Bank of Canada Preview

October 19, 2009

The Bank of Canada’s overnight rate target hit a rock-bottom level of 0.25% in April, and officials then announced a commitment to hold the policy rate at that level until at least mid-2010.  Tomorrow’s statement will reiterate that pledge not to tighten before mid-2010  even though officials have said it has become apparent that Canadian growth in the second half of this year will be stronger than anticipated a few months ago.  New forecasts arrive with the Monetary Policy Report due Thursday but will be foreshadowed in the statement that is released tomorrow.  No reason exists to rethink the pledge to retain a 0.25% target interest rate for at least 8-1/2 more months.

  • Monetary conditions in Canada have in fact tightened considerably as a result of Canadian dollar appreciation.  Such is 5.7% stronger against the U.S. dollar than on September 10 when the previous policy announcement was made and up by  20.3% since April 21, when the promise to keep the rate low was first given.  The U.S. dollar has the largest weight by far in Canada’s trade-weighted index, and a 3% rise of that index has been estimated to approximate the impact of a 100-basis point increase of short-term interest rates.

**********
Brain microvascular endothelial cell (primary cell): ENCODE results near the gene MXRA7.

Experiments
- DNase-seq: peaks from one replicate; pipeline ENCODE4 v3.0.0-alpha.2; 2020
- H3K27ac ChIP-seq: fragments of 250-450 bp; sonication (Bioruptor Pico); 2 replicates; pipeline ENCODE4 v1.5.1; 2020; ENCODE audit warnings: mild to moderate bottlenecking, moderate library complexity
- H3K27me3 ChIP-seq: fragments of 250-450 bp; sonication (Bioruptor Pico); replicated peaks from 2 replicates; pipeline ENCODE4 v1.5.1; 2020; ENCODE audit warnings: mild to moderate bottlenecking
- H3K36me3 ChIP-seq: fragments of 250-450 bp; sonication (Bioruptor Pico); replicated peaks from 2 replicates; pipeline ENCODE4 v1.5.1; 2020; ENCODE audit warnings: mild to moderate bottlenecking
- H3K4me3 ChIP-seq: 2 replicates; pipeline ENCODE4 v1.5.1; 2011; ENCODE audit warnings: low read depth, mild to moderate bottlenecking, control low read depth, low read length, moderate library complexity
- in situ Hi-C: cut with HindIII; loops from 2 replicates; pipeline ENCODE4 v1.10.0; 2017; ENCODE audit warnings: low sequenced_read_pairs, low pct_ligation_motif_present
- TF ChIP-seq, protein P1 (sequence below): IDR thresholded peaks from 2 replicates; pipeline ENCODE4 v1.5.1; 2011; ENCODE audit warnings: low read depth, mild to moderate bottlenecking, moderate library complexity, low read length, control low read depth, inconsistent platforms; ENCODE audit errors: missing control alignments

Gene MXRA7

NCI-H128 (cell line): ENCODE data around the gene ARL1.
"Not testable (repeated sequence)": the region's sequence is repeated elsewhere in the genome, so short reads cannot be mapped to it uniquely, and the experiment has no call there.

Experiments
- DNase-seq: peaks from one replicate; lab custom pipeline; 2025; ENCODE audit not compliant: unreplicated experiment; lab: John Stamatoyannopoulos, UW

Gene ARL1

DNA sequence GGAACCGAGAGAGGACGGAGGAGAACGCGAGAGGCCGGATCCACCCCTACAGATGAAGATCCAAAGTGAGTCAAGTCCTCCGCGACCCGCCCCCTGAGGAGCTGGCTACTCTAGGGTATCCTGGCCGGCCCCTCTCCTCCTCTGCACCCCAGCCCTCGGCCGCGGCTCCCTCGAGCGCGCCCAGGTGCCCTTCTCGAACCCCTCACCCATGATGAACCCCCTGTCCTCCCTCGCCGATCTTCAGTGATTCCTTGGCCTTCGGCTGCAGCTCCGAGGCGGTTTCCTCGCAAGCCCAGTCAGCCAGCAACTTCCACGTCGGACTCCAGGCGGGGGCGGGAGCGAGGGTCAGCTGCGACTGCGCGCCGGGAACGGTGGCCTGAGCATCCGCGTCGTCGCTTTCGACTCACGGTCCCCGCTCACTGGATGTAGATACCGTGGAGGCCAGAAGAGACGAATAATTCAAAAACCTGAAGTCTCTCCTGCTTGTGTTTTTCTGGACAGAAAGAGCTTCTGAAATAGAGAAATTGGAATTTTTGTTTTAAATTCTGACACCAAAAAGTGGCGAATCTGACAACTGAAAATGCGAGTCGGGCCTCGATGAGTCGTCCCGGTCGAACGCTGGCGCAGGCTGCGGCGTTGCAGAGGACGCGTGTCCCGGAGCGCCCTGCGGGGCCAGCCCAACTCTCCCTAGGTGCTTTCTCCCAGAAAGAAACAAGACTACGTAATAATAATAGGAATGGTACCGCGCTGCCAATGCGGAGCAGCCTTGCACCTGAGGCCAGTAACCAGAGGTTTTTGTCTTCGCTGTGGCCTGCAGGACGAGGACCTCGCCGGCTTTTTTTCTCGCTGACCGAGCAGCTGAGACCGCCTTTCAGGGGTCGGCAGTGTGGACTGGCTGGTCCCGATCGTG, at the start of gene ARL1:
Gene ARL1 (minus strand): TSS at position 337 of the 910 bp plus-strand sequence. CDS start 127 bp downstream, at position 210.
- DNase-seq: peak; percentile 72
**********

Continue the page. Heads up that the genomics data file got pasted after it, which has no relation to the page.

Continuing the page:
• Inflation is very low.  The total items CPI and core CPI indices each edged only 0.1% higher in September from August and posted respective on-year changes of minus 0.9% and plus 1.5%, each of which was a tenth less than the increases for the year to August.  Producer prices and raw material prices respectively dropped 6.7% and 26.4% in the year to August.
  • Economic data have been mixed.  The jobless rate fell for the first time in August since July 2008, declining to 8.4% from 8.7% in July.  Full-time workers leaped 91.6K in August, and overall employment increased 30.6K on top of a decent gain in July, too.  In July, wholesale turnover increased 2.8%, but real GDP was unchanged on the month.  Exports fell 5.1% in August (6.5% for non-energy goods), a sign that the stronger Canadian dollar is exerting a drag.  Canada had no gain in productivity in either the first of second quarters of 2009, and unit labor costs jumped 7.0% in 2Q when expressed in depreciating U.S. dollar terms.  U.S. unit labor costs, in contrast, fell 1.5% that quarter.

Canadian officials, who announce their decisions at 13:00 GMT on Tuesday, will remind the public that weekly auctions of the Term Loan Facility (TLF) and for Private Sector Instruments (PRA) will be phased out at the end of this month as already planned.

Copyright Larry Greenberg 2009.  All rights reserved.  No secondary distribution without express permission.



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